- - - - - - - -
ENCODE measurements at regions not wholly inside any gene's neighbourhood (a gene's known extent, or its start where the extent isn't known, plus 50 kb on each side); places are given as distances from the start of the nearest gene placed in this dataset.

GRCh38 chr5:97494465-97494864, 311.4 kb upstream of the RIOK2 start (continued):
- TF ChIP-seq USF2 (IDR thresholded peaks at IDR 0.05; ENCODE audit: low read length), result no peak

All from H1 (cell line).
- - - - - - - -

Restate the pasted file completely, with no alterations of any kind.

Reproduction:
ENCODE measurements at regions not wholly inside any gene's neighbourhood (a gene's known extent, or its start where the extent isn't known, plus 50 kb on each side); places are given as distances from the start of the nearest gene placed in this dataset.

GRCh38 chr5:97494465-97494864, 311.4 kb upstream of the RIOK2 start (continued):
- TF ChIP-seq USF2 (IDR thresholded peaks at IDR 0.05; ENCODE audit: low read length), result no peak

All from H1 (cell line).